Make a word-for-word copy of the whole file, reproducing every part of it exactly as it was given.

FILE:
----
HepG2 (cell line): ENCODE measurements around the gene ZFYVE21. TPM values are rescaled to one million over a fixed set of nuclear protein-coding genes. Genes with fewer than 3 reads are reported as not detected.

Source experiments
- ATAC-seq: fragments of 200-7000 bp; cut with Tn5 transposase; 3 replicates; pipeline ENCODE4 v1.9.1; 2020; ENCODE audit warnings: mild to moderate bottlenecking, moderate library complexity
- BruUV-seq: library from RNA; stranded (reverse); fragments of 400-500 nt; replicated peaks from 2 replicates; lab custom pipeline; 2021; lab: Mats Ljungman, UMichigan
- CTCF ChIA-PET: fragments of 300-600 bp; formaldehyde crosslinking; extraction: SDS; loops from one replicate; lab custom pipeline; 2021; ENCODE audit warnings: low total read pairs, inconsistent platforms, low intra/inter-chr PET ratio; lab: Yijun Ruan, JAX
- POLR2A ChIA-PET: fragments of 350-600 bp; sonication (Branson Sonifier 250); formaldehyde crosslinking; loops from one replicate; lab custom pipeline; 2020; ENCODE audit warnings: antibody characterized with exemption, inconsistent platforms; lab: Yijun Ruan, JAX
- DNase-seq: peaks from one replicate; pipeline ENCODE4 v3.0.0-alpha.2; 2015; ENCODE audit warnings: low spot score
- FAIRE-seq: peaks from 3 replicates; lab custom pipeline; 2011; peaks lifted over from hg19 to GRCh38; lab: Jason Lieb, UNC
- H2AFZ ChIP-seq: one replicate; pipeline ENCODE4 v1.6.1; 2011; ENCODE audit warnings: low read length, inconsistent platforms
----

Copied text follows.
HepG2 (cell line): ENCODE measurements around the gene ZFYVE21. TPM values are rescaled to one million over a fixed set of nuclear protein-coding genes. Genes with fewer than 3 reads are reported as not detected.

Source experiments
- ATAC-seq: fragments of 200-7000 bp; cut with Tn5 transposase; 3 replicates; pipeline ENCODE4 v1.9.1; 2020; ENCODE audit warnings: mild to moderate bottlenecking, moderate library complexity
- BruUV-seq: library from RNA; stranded (reverse); fragments of 400-500 nt; replicated peaks from 2 replicates; lab custom pipeline; 2021; lab: Mats Ljungman, UMichigan
- CTCF ChIA-PET: fragments of 300-600 bp; formaldehyde crosslinking; extraction: SDS; loops from one replicate; lab custom pipeline; 2021; ENCODE audit warnings: low total read pairs, inconsistent platforms, low intra/inter-chr PET ratio; lab: Yijun Ruan, JAX
- POLR2A ChIA-PET: fragments of 350-600 bp; sonication (Branson Sonifier 250); formaldehyde crosslinking; loops from one replicate; lab custom pipeline; 2020; ENCODE audit warnings: antibody characterized with exemption, inconsistent platforms; lab: Yijun Ruan, JAX
- DNase-seq: peaks from one replicate; pipeline ENCODE4 v3.0.0-alpha.2; 2015; ENCODE audit warnings: low spot score
- FAIRE-seq: peaks from 3 replicates; lab custom pipeline; 2011; peaks lifted over from hg19 to GRCh38; lab: Jason Lieb, UNC
- H2AFZ ChIP-seq: one replicate; pipeline ENCODE4 v1.6.1; 2011; ENCODE audit warnings: low read length, inconsistent platforms